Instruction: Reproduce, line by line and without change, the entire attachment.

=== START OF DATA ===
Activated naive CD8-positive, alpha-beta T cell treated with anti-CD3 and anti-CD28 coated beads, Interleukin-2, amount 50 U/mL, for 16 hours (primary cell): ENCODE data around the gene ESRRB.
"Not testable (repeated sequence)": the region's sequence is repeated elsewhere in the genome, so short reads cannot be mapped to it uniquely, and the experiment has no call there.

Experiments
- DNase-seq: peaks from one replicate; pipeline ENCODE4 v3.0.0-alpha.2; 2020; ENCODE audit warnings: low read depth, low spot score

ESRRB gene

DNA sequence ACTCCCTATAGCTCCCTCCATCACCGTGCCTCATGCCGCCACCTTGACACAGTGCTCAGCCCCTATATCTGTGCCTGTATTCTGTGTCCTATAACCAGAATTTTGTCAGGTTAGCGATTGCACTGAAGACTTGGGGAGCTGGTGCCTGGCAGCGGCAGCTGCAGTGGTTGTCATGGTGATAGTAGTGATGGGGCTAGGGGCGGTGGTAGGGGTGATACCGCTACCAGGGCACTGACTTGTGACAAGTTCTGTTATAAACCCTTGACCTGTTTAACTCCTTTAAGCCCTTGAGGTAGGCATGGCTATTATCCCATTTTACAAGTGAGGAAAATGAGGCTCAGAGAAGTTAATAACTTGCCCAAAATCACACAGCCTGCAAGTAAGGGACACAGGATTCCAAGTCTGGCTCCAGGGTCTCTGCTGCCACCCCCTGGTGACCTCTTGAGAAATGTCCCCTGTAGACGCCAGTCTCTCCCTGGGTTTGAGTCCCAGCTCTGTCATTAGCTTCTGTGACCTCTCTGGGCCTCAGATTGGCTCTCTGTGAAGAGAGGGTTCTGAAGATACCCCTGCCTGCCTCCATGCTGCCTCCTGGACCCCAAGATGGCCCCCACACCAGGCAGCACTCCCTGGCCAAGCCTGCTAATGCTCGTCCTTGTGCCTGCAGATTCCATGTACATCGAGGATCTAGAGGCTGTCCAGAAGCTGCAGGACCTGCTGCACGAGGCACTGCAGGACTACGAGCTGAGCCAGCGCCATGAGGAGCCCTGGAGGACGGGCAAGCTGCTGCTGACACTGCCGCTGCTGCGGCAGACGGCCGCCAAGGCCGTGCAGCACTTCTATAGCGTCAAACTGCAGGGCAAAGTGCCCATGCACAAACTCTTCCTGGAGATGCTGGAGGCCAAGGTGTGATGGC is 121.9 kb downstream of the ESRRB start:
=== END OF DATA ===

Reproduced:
Activated naive CD8-positive, alpha-beta T cell treated with anti-CD3 and anti-CD28 coated beads, Interleukin-2, amount 50 U/mL, for 16 hours (primary cell): ENCODE data around the gene ESRRB.
"Not testable (repeated sequence)": the region's sequence is repeated elsewhere in the genome, so short reads cannot be mapped to it uniquely, and the experiment has no call there.

Experiments
- DNase-seq: peaks from one replicate; pipeline ENCODE4 v3.0.0-alpha.2; 2020; ENCODE audit warnings: low read depth, low spot score

ESRRB gene

DNA sequence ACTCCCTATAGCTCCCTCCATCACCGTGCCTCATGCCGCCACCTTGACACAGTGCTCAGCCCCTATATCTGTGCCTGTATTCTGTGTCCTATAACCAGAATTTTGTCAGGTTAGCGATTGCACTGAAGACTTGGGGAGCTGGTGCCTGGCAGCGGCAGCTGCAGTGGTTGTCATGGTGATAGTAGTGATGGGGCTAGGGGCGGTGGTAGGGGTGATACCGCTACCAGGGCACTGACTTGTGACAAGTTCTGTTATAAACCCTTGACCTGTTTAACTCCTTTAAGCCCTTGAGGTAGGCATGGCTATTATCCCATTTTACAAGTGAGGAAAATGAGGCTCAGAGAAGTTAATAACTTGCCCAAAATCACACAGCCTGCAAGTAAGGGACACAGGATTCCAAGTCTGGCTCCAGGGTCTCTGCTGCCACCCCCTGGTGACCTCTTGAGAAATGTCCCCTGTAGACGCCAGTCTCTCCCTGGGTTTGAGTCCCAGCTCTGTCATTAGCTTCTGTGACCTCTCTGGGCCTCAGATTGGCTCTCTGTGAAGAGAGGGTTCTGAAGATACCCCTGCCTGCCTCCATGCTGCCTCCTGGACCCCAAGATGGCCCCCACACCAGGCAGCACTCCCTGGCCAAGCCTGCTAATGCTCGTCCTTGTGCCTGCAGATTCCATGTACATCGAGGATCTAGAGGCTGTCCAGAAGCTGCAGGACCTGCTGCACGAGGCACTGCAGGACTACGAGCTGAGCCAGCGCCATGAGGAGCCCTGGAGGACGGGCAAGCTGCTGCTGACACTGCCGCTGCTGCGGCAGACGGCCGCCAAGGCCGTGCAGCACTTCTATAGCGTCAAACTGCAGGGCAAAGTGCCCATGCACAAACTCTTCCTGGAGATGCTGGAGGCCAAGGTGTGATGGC is 121.9 kb downstream of the ESRRB start: